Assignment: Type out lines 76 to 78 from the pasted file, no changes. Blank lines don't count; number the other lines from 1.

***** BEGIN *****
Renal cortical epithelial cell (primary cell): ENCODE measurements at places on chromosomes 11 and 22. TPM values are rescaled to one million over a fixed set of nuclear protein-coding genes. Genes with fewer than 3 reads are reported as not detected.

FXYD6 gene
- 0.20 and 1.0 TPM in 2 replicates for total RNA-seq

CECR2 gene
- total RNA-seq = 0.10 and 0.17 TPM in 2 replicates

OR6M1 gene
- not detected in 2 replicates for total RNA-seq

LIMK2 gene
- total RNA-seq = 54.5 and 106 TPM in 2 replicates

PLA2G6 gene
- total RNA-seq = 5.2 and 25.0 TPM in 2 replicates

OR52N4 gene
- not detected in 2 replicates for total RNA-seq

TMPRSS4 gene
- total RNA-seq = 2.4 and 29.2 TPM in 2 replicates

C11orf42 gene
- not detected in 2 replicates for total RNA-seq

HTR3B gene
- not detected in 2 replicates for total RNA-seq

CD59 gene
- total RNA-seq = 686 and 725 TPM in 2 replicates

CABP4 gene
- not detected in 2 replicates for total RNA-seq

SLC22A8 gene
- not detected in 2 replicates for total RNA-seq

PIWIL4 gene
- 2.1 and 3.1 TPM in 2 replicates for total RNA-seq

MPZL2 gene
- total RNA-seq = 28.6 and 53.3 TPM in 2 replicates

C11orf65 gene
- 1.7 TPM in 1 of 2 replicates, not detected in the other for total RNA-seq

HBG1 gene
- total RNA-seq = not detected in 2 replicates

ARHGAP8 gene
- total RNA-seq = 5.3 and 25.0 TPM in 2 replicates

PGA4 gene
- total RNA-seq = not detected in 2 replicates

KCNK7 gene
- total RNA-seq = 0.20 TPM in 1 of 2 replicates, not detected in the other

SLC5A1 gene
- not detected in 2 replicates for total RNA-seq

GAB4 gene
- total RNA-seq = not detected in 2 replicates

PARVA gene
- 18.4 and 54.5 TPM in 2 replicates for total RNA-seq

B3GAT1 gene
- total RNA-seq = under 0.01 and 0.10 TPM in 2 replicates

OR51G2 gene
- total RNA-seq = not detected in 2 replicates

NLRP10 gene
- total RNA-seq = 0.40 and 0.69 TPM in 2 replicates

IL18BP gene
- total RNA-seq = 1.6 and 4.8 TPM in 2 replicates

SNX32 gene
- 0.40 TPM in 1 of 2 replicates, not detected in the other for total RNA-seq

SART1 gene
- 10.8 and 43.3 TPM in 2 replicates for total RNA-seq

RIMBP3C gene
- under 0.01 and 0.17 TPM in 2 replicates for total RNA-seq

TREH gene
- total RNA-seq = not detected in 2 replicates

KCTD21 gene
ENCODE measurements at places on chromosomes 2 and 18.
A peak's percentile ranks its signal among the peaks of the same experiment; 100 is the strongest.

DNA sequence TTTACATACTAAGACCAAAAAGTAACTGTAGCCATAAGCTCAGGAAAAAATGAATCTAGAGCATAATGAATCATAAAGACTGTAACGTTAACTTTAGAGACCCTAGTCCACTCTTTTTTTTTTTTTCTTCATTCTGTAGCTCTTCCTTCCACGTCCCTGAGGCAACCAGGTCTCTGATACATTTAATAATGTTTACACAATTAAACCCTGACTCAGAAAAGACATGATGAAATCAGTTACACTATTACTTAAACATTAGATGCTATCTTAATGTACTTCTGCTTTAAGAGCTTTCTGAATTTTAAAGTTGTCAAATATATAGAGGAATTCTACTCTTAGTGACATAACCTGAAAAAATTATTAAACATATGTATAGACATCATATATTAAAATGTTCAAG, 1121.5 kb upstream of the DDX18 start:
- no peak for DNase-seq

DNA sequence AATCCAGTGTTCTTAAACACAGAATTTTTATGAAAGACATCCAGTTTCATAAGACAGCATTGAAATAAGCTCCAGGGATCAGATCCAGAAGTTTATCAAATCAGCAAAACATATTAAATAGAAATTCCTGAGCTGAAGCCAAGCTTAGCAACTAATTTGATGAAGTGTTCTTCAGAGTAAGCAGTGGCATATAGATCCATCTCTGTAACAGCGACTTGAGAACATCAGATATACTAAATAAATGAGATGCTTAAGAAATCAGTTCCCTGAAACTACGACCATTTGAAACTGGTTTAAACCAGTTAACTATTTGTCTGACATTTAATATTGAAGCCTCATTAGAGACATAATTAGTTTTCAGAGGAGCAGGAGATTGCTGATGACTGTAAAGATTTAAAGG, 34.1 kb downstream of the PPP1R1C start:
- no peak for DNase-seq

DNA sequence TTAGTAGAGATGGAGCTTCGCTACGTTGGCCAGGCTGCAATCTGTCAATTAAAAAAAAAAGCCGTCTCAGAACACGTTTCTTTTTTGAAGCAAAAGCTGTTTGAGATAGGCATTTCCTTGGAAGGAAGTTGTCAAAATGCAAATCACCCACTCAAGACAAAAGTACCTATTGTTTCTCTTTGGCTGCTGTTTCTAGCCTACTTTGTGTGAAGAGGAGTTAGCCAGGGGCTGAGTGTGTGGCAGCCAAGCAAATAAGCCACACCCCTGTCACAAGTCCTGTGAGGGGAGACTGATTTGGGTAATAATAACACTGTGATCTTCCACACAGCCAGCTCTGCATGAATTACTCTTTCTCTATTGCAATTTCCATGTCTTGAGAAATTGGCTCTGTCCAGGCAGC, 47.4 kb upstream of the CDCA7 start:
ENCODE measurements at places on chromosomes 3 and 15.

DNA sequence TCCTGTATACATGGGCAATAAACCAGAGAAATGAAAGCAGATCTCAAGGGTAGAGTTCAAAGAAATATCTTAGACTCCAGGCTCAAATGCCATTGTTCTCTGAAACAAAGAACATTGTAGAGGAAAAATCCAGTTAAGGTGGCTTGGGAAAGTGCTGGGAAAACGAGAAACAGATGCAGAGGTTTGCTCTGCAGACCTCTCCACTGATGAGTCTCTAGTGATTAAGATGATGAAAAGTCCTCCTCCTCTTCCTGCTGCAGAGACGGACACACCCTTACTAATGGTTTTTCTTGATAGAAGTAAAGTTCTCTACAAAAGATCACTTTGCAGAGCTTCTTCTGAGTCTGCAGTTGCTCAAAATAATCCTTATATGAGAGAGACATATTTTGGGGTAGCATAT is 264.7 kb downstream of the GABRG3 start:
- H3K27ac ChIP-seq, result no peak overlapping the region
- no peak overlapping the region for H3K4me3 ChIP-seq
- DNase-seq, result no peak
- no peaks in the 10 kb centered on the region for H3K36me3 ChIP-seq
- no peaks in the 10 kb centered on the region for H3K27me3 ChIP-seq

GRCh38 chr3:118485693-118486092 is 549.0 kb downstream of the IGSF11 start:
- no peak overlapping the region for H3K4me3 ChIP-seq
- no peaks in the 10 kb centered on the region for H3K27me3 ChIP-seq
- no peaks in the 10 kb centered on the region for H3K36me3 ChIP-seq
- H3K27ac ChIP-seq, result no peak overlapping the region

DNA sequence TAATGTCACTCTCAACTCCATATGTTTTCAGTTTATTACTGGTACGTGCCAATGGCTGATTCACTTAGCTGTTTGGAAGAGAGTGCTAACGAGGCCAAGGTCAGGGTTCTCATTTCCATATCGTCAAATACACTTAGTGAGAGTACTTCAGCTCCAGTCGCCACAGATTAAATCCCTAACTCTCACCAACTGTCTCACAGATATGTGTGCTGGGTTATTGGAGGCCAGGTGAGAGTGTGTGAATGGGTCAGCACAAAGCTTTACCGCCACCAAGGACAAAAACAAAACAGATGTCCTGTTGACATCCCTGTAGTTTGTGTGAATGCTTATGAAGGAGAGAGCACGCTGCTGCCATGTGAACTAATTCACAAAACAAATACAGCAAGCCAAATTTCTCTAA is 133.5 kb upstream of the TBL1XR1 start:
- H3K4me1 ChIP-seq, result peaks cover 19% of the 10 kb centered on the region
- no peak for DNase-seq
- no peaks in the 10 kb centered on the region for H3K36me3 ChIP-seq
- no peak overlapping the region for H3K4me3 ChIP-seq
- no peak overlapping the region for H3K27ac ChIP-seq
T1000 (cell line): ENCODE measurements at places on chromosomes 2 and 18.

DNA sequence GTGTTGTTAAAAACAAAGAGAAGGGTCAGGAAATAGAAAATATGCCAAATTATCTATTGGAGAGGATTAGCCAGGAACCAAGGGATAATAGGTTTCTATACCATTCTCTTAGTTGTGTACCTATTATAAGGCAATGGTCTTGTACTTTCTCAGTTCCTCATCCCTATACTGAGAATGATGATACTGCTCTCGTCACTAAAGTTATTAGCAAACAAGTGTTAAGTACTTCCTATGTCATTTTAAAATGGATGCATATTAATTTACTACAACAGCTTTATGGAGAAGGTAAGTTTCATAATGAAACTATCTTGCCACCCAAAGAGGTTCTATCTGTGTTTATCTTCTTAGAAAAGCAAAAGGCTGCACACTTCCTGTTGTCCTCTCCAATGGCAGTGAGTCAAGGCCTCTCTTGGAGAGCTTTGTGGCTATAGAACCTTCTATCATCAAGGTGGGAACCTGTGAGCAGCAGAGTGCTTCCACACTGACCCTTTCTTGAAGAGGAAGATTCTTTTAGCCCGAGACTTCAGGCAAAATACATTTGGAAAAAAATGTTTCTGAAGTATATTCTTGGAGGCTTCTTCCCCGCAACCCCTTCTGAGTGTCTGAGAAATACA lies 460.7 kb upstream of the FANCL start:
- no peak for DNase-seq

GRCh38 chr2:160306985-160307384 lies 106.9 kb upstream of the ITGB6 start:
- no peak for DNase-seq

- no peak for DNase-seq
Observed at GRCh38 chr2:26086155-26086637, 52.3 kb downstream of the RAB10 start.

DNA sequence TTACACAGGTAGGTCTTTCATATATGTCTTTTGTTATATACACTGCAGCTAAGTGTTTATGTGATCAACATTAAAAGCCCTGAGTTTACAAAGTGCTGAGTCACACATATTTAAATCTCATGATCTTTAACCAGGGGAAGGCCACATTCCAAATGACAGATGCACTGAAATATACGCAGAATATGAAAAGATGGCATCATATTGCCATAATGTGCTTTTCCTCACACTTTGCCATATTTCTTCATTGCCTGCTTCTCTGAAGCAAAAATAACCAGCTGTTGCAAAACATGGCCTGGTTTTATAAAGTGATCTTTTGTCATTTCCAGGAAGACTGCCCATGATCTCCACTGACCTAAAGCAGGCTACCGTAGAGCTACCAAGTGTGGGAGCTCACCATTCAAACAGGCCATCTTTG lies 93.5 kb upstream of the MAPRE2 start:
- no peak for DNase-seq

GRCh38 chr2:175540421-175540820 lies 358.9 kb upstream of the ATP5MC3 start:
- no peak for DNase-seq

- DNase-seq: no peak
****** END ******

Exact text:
- no peaks in the 10 kb centered on the region for H3K27me3 ChIP-seq

GRCh38 chr3:118485693-118486092 is 549.0 kb downstream of the IGSF11 start:
- no peak overlapping the region for H3K4me3 ChIP-seq